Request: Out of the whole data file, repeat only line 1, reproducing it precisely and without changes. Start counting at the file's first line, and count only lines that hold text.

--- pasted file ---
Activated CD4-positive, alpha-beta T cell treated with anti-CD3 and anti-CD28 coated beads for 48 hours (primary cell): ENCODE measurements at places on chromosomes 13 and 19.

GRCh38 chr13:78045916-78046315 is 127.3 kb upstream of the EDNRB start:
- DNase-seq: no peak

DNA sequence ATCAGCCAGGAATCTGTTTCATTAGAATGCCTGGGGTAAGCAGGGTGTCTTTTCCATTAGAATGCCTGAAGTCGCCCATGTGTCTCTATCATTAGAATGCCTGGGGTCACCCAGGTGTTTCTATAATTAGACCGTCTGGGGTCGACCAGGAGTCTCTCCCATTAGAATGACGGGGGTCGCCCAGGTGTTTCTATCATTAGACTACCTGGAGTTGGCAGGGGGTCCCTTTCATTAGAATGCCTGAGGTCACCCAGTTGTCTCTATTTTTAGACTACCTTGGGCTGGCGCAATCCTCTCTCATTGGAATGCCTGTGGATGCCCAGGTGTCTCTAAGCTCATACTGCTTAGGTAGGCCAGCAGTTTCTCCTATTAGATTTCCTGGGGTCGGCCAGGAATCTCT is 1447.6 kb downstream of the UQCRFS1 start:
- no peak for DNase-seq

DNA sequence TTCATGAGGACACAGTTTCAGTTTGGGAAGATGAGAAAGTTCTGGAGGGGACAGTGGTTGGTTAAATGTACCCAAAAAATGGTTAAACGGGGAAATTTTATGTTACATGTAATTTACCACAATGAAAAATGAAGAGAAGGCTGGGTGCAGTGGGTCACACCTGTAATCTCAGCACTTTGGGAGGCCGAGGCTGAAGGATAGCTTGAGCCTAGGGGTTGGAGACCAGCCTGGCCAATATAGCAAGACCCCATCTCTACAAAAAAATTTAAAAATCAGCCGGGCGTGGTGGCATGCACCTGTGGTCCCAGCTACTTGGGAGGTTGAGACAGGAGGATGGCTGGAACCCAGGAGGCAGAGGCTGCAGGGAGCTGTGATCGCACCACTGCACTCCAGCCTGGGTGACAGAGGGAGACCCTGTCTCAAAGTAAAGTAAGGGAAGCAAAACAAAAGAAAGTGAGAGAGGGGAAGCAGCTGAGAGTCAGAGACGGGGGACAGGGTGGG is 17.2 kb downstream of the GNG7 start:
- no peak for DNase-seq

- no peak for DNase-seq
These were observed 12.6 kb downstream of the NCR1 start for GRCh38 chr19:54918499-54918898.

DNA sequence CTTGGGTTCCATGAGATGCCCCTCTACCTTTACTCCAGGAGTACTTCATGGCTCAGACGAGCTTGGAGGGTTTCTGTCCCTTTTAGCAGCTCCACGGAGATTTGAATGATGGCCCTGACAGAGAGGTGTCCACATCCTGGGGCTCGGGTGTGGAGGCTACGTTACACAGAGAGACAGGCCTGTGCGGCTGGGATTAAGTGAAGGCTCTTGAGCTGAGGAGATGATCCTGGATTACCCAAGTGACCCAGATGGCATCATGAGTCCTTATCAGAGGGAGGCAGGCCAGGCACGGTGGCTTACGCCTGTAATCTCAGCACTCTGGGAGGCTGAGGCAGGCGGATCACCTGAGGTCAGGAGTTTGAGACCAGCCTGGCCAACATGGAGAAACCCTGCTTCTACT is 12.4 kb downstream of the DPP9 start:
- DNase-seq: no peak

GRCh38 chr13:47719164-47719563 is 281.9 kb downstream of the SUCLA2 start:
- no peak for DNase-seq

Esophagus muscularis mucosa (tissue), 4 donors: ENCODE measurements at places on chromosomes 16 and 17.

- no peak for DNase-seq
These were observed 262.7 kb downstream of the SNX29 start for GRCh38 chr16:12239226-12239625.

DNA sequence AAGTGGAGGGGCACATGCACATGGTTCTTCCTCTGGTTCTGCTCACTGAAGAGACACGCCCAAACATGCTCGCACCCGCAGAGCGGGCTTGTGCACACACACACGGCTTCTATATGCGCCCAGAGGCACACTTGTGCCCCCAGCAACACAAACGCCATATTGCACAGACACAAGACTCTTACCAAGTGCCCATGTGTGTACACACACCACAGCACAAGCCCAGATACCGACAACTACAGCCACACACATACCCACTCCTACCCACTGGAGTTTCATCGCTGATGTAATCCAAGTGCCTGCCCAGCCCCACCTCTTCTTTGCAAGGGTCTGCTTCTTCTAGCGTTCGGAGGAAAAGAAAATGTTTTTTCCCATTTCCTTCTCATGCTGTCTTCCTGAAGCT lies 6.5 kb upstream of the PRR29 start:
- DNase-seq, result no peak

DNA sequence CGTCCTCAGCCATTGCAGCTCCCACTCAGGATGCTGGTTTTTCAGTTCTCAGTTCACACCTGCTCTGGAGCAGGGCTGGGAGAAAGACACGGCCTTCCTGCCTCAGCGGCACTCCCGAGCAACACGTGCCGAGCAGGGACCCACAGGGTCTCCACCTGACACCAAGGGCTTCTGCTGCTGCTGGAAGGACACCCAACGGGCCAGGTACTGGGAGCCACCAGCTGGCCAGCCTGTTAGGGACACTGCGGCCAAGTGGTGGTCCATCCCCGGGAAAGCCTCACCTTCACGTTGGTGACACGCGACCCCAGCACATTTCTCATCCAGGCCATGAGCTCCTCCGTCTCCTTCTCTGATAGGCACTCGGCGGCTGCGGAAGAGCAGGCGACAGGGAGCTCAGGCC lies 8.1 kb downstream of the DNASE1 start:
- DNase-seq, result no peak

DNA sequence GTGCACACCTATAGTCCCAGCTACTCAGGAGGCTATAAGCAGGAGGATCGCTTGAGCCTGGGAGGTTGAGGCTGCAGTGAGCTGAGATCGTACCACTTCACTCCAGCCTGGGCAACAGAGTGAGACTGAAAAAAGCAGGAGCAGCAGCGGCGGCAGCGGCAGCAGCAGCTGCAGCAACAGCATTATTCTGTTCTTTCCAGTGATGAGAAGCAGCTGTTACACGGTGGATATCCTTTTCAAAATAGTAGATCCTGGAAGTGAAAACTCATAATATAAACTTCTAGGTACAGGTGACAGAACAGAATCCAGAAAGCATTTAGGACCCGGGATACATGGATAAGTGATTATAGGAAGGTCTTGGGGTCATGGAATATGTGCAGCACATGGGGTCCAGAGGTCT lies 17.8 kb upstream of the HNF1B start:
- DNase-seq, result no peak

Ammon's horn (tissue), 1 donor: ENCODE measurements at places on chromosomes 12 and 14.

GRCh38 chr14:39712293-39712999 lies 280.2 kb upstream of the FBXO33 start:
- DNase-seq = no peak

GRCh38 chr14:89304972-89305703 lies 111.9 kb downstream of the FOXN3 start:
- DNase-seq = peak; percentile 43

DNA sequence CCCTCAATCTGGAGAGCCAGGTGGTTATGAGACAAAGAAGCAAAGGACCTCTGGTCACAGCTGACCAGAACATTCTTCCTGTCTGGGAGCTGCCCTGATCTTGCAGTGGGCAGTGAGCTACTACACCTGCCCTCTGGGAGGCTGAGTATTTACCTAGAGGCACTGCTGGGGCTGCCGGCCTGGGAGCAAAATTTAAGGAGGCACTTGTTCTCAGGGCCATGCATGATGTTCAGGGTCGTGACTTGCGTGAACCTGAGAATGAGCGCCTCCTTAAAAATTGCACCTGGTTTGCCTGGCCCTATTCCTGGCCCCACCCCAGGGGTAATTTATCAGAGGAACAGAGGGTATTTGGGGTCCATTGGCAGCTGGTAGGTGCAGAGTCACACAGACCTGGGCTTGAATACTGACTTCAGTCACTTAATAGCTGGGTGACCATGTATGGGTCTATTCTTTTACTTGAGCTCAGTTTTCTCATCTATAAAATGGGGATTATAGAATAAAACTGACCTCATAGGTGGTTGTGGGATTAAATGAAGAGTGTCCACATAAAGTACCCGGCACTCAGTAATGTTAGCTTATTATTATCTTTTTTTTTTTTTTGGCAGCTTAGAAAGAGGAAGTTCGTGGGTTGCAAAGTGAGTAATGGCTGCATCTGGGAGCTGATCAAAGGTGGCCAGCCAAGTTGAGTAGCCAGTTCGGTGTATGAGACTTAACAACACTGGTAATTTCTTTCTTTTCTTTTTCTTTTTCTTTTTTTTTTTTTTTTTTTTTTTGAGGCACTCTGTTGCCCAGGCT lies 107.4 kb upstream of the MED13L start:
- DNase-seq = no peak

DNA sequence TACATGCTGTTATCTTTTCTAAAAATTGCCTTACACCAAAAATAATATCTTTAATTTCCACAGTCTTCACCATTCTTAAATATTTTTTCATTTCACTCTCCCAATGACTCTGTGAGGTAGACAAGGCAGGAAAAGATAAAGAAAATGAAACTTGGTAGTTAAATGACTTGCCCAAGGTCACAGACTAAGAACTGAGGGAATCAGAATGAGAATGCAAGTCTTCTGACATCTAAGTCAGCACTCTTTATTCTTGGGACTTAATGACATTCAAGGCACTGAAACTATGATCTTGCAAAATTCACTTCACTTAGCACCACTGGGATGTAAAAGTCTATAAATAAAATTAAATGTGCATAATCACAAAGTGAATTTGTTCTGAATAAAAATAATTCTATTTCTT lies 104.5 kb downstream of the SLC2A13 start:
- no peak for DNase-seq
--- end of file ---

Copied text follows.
Activated CD4-positive, alpha-beta T cell treated with anti-CD3 and anti-CD28 coated beads for 48 hours (primary cell): ENCODE measurements at places on chromosomes 13 and 19.